Masonic Cancer Center researchers work to identify carcinogens in the world around us—as well as ways to avoid them
When scientists talk about “environmental” causes of cancer, they don’t mean that carcinogens lurk in every tree and stream. They’re referring to anything that enters or interacts with the human body—sunshine, food, water, alcohol, radiation, cigarette smoke—and examining them for their potential to cause renegade cell growth. And as they now know, environmental factors are linked to as many as two out of every three cancers diagnosed.
In December the University of Minnesota Board of Regents approved final agreements among the University, University of Minnesota Physicians (UMP), and Fairview Health Services (now operating together as University of Minnesota Health) for a new academic outpatient clinic.
Why does it take so long for promising cancer drugs to move out of the lab and into doctors’ offices where patients can benefit?
Masonic Cancer Center Translational Research program associate director Jill Siegfried, M.D., explains.
In U of M team, racecar driver finds comfort, expert care, and determination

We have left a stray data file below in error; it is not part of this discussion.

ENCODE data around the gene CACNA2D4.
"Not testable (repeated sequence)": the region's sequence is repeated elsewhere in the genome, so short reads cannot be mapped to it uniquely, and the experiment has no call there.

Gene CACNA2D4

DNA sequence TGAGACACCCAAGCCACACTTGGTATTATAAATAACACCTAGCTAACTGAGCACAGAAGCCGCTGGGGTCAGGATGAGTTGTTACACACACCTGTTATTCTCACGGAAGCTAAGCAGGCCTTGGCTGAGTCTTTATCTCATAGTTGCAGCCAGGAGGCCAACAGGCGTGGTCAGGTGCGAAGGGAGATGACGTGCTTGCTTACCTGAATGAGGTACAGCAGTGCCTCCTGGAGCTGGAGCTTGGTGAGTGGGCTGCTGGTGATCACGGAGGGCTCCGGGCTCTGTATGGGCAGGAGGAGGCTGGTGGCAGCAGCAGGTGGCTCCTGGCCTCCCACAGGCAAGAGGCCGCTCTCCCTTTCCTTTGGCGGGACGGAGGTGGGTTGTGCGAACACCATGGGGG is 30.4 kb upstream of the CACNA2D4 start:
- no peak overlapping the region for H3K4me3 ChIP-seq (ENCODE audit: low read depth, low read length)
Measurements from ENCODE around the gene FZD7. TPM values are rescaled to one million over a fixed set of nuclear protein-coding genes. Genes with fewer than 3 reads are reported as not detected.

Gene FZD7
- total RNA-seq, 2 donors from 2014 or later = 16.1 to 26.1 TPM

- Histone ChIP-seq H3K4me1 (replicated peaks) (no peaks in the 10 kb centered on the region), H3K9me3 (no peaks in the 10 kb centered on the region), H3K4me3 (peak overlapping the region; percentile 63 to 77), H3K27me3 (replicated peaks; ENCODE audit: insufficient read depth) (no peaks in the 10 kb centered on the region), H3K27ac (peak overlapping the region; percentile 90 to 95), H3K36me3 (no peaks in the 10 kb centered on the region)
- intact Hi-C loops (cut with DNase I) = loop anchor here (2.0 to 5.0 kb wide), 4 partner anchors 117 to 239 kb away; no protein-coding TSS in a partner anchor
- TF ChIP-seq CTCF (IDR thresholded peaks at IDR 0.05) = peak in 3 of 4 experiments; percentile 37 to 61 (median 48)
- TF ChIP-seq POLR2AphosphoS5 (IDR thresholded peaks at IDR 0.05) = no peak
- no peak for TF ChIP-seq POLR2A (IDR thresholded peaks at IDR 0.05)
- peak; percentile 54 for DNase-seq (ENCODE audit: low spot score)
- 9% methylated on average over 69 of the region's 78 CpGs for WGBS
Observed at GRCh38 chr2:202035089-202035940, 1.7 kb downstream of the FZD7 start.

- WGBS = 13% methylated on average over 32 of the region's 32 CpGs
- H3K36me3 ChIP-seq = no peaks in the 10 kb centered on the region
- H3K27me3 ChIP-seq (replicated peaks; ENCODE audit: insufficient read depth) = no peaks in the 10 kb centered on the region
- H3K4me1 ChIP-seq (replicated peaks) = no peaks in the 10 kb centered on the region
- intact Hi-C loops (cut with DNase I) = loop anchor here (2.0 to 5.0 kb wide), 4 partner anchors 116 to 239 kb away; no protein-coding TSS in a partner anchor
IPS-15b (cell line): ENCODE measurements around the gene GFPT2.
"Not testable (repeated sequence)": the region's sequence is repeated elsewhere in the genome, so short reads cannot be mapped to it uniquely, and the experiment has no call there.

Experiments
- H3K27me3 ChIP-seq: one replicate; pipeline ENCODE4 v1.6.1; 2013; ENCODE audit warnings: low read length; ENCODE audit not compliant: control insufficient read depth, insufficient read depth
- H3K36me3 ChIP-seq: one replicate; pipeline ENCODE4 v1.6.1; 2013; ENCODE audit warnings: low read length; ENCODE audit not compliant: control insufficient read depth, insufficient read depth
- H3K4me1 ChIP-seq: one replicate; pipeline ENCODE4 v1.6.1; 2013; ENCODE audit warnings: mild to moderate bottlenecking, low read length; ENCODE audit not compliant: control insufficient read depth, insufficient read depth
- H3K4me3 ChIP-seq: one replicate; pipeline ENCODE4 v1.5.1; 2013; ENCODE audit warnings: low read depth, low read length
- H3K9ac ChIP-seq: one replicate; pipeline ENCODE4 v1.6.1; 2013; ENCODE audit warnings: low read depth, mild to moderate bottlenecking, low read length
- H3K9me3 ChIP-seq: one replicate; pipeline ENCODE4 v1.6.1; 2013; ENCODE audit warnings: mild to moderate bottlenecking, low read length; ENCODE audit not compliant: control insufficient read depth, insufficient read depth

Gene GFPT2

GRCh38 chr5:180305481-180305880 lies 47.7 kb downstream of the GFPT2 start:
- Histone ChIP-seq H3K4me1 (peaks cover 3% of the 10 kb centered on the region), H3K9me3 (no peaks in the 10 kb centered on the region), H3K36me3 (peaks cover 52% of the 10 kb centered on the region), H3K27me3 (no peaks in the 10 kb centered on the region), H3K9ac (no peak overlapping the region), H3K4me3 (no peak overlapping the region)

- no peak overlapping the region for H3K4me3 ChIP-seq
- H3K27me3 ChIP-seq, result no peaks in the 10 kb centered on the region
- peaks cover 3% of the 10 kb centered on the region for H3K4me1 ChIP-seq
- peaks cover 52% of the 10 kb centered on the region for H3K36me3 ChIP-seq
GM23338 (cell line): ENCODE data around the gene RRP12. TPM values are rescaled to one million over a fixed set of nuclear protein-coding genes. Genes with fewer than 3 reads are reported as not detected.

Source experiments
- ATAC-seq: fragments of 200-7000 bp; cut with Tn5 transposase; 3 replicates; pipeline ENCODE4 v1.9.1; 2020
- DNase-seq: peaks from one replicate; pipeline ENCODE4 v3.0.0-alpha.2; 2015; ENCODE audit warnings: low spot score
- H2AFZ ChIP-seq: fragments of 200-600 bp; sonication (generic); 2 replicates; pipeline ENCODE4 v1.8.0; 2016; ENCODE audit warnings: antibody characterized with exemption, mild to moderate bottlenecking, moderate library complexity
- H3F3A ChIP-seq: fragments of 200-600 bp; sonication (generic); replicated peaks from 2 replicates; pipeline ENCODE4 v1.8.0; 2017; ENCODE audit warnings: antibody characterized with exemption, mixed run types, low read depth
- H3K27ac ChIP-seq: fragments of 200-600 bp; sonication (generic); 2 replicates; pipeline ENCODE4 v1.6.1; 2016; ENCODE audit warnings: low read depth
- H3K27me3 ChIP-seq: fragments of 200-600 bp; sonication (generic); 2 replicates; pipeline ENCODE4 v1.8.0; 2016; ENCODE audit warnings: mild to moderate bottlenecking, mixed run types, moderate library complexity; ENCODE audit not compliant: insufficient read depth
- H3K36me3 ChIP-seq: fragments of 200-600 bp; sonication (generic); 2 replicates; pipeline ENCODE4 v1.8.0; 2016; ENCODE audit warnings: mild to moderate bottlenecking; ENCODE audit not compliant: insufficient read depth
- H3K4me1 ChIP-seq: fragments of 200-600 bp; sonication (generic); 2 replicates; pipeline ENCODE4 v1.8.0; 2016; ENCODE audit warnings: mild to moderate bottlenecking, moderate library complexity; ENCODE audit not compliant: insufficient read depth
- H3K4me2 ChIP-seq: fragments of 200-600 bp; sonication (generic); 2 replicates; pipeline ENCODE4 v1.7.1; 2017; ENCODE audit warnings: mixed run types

Brad Hoyt fell in love with racing as a boy when his father took him to see the movie “Grand Prix.” So when he found himself the winner at the finish line of the premier Grand Prix of Monaco in 2008—in a 1969 Formula One Ferrari similar to the one in the movie—he had to pinch himself. After returning home to Minnesota, all Hoyt wanted to do was get back to Monaco and win again. But a diagnosis of myelodysplastic syndrome (MDS) in April 2011 threatened that plan—and his life.
At 78, volunteer Hinda Litman now has a shock of snow-white hair but retains the same joyful energy she brought to University of Minnesota hospitals more than 35 years ago, when she first volunteered as a patient visitor. Since then, she’s worked in the surgery lounge, with hospice patients, and now in the Masonic Cancer Clinic—wherever there has been a patient in need, Litman has shown up.
This story is short. Not much is known about metastasis. And that’s the point. “Patients don’t die from primary tumors,” says researcher Akhouri Sinha, Ph.D., of the Masonic Cancer Center, University of Minnesota. “It’s the metastases that kill them.”
Since scientists now know that between 5 and 10 percent of all cancers are caused by abnormal genes inherited from a parent—often called hereditary cancers—Masonic Cancer Center researchers and clinicians are increasingly focused on making sure that patients understand their family history to minimize their cancer risk.
Giving a gift of appreciated stock, bonds, or mutual fund shares that have been held more than one year can provide an immediate benefit to research, education, or care at the University of Minnesota—and it may be more tax-efficient than giving cash.